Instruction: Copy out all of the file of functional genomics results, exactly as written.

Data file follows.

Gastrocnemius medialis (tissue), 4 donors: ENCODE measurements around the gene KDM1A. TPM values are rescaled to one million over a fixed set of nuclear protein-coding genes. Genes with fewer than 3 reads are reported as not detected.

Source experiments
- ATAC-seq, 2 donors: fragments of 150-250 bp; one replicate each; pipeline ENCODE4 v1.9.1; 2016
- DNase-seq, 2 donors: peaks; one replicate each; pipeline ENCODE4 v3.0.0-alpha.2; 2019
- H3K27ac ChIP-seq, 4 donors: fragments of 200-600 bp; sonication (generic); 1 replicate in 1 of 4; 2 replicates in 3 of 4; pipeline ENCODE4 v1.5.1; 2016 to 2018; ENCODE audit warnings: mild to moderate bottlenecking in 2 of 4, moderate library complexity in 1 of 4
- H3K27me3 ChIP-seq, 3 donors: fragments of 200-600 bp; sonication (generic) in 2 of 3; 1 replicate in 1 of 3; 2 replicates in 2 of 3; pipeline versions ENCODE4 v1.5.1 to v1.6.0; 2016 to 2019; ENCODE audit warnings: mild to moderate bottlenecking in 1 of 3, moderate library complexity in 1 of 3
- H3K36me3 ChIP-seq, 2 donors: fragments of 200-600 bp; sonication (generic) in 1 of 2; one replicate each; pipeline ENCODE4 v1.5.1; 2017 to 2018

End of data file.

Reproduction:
Gastrocnemius medialis (tissue), 4 donors: ENCODE measurements around the gene KDM1A. TPM values are rescaled to one million over a fixed set of nuclear protein-coding genes. Genes with fewer than 3 reads are reported as not detected.

Source experiments
- ATAC-seq, 2 donors: fragments of 150-250 bp; one replicate each; pipeline ENCODE4 v1.9.1; 2016
- DNase-seq, 2 donors: peaks; one replicate each; pipeline ENCODE4 v3.0.0-alpha.2; 2019
- H3K27ac ChIP-seq, 4 donors: fragments of 200-600 bp; sonication (generic); 1 replicate in 1 of 4; 2 replicates in 3 of 4; pipeline ENCODE4 v1.5.1; 2016 to 2018; ENCODE audit warnings: mild to moderate bottlenecking in 2 of 4, moderate library complexity in 1 of 4
- H3K27me3 ChIP-seq, 3 donors: fragments of 200-600 bp; sonication (generic) in 2 of 3; 1 replicate in 1 of 3; 2 replicates in 2 of 3; pipeline versions ENCODE4 v1.5.1 to v1.6.0; 2016 to 2019; ENCODE audit warnings: mild to moderate bottlenecking in 1 of 3, moderate library complexity in 1 of 3
- H3K36me3 ChIP-seq, 2 donors: fragments of 200-600 bp; sonication (generic) in 1 of 2; one replicate each; pipeline ENCODE4 v1.5.1; 2017 to 2018